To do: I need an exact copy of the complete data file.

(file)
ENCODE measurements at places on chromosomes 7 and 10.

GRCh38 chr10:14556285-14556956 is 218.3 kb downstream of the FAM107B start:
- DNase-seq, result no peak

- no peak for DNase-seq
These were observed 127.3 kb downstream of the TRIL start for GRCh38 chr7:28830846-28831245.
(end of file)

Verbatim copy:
ENCODE measurements at places on chromosomes 7 and 10.

GRCh38 chr10:14556285-14556956 is 218.3 kb downstream of the FAM107B start:
- DNase-seq, result no peak

- no peak for DNase-seq
These were observed 127.3 kb downstream of the TRIL start for GRCh38 chr7:28830846-28831245.